Lydo and Peachlyfe’s groovy techno at The Tunnel was much better, as was Octo Octa playing live in the Forest Rave. When we entered the stage we experienced one of the weekend’s magic moments, as a sea of lasers ran through the trees and Octo Octa’s melodic house put the crowd into a blissful trance.

On Saturday we arrived a little earlier than the day before, and the dynamic on the terrain had changed. While Friday was busy enough to have a fun party for sure, Saturday was sold out to the brim and stage migrations proved a little more challenging.

After a brief stop at Gigi fm and Quelza’s nice hypnotic techno we went to another one of these odd b2b’s of the festival: Dirty Dutch legend Chuckie sharing the stage with modern bubbling powerhouse De Schuurman. Luckily the pair didn’t take the underground setting of Draaimolen too seriously and did what they do best as they made the crowd bounce around. This was one of these cases were the dj’s themselves had an unmatched enthusiasm that seems so unique to Draaimolen. Chuckie even produced a bunch of new records especially for this set.

Good live music

Two stages were high on our list for Saturday, as both the Aura and The Tunnel had mouth-watering line-ups. The Nous’klaer crew had clearly booked themselves b2b’s with their own favorite dj’s as Oberman would play with Nicola Cruz and Konduku with Jane Fitz. But before all that, we payed our first real visit to The Chapel.

As the organisers’ own everything goes stage, The Chapel hosted a whole array of acts on the fringes of electronic music. Here Legowelt played reggae-like tunes with Japanese dub musician Take Noda, while somebody was doing acro yoga in the sand (no joke). For most people the programming here was a little too far from the dance festival experience, as the stage was quite empty at times. But a proper crowd amassed as modular synth hero James Holden took the stage. Apart from a horrible out of tune flute duet, Holden gave a beautiful rendition of his latest album.

Good live music was a recurring theme on the Saturday, as we headed to the Aura stage to see Dorisburg do a live b2b with Arkajo. It was an interesting combo of more minimal vibes from Arkajo and the shimmering synth melodies of Dorisburg. A shame they lost the crowd a little in the end with a bit too static minimal music.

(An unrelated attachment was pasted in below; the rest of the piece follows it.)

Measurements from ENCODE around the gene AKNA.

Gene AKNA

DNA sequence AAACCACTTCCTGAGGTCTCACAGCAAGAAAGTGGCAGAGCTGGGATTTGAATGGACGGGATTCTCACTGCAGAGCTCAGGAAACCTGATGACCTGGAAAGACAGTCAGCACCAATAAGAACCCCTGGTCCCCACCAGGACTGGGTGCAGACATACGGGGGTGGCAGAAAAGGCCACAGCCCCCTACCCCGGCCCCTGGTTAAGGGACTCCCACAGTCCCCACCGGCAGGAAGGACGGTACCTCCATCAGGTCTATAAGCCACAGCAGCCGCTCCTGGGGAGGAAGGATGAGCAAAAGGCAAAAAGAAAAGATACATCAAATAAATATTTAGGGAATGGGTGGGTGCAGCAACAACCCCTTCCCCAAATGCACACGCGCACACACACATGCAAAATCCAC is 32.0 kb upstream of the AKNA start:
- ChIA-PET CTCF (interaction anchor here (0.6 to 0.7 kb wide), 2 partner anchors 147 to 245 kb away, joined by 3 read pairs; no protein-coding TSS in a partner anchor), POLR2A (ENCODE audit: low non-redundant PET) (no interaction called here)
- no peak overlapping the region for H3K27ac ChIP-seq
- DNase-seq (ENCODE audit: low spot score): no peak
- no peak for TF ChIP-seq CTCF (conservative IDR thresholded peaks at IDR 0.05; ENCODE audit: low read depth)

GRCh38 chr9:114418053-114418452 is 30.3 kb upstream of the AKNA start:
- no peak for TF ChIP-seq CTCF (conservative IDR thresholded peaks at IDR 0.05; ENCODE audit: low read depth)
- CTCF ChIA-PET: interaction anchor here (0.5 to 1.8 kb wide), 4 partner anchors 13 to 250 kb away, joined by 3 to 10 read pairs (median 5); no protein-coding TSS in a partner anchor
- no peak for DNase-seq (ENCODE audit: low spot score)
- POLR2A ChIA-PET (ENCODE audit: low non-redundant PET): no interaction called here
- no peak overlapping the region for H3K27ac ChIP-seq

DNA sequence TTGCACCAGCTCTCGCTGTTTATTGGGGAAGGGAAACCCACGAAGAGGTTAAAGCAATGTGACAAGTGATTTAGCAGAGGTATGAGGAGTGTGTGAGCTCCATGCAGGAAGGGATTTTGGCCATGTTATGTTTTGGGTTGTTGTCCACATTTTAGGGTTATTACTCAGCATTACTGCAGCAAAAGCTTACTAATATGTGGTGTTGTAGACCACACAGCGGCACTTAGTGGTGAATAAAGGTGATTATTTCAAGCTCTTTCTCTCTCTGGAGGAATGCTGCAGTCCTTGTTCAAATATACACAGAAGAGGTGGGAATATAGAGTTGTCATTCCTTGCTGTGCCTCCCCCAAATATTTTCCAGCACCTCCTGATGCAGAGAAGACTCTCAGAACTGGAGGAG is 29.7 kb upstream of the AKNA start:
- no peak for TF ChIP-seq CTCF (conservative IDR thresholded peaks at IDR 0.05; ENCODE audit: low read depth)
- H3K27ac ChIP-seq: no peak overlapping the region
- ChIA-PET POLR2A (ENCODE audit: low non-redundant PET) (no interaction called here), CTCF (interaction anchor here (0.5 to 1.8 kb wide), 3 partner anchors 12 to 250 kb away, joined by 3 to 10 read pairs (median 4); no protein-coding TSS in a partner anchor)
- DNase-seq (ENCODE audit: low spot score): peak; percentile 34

By nine, the Tunnel stage had been taken over by Sandwell District. Also playing live, Regis and Function played a whole two minutes of their atmospheric Falling The Same Way track before heading into earth-shattering Berghain style techno. This was one of the weekend’s highlights, as they kept the crowd on their toes all the time, moving between four to the floor kicks, breakbeats and ethereal percussion.

It was a big contrast with the modern day techno that dominated a lot of the festival (mostly the main stage). Whereas Sandwell District slowly unfolded their beats, spanning string melodies over as much as 64 beats, artists such as Anetha and Mama Snake did quick mixes of laser-fast trancey techno. Often larded with r&b samples, air horns and cheap 90’s resonant synths, this Tiktok techno did land well with the crowd at all times, but it does make one sourly remember the days were techno had a headier crowd and wasn’t main stage music. Whereas earlier editions had acts like The Blessed Madonna and MCDE on the main stage, there was simply no escape from the pummelling beats this edition. That felt like a missed opportunity at times.

A breath of fresh air

What a contrast it was with Nicola Cruz and Oberman playing at the Aura, where the tempo was at least a solid 20 bpm’s slower. This was the most the stage at its most melodic, and as we only caught the last 30 minutes of the set it was easy to feel like we missed out on something here. As the visuals went wild, Cruz and Oberman played slow burning, trancey electronica in the vein of the early golden period of Nous’klaer. Epic.

Technical issues ruined the start of their successors Jane Fitz and Konduku. Needle skips and strange crackles were not a good match with the slow, dry but entrancing music the pair planned on playing, and the set never caught wind as a result. As we tried to catch a glimpse of Eris Drew and Helena Hauff, it turned out that the Forest Rave stage had been hermetically sealed by security, probably because of large crowds flooding the area.

Apart from occasional hiccups like these, Draaimolen felt like a breath of fresh air in the Dutch festival landscape. The music’s good, the programming is unlike anywhere else and the stage design and terrain are absolutely on point. That does come, especially this edition, with the major caveat that it’s not always easy to find a spot where to just dance. The experimentation tends to get in the way of the festival sometimes. But we’ll try and return next year for sure.